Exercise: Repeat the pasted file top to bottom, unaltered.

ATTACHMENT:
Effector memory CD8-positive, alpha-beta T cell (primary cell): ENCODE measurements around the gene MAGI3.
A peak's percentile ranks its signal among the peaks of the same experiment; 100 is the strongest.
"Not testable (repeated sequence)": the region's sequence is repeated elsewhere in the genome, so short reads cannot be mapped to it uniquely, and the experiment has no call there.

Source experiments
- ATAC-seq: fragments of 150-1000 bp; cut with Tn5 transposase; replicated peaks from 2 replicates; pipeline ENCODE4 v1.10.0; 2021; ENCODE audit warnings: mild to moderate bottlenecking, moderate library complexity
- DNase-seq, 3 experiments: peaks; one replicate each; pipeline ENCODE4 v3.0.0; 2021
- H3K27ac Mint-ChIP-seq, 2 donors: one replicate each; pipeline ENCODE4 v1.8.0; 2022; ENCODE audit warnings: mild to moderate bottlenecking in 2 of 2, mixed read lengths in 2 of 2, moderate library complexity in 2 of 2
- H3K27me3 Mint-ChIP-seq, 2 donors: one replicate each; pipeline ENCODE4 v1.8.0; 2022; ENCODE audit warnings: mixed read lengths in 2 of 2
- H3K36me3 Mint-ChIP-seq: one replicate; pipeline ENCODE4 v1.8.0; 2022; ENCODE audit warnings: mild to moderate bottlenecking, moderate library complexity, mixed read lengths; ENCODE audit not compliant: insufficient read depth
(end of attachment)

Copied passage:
Effector memory CD8-positive, alpha-beta T cell (primary cell): ENCODE measurements around the gene MAGI3.
A peak's percentile ranks its signal among the peaks of the same experiment; 100 is the strongest.
"Not testable (repeated sequence)": the region's sequence is repeated elsewhere in the genome, so short reads cannot be mapped to it uniquely, and the experiment has no call there.

Source experiments
- ATAC-seq: fragments of 150-1000 bp; cut with Tn5 transposase; replicated peaks from 2 replicates; pipeline ENCODE4 v1.10.0; 2021; ENCODE audit warnings: mild to moderate bottlenecking, moderate library complexity
- DNase-seq, 3 experiments: peaks; one replicate each; pipeline ENCODE4 v3.0.0; 2021
- H3K27ac Mint-ChIP-seq, 2 donors: one replicate each; pipeline ENCODE4 v1.8.0; 2022; ENCODE audit warnings: mild to moderate bottlenecking in 2 of 2, mixed read lengths in 2 of 2, moderate library complexity in 2 of 2
- H3K27me3 Mint-ChIP-seq, 2 donors: one replicate each; pipeline ENCODE4 v1.8.0; 2022; ENCODE audit warnings: mixed read lengths in 2 of 2
- H3K36me3 Mint-ChIP-seq: one replicate; pipeline ENCODE4 v1.8.0; 2022; ENCODE audit warnings: mild to moderate bottlenecking, moderate library complexity, mixed read lengths; ENCODE audit not compliant: insufficient read depth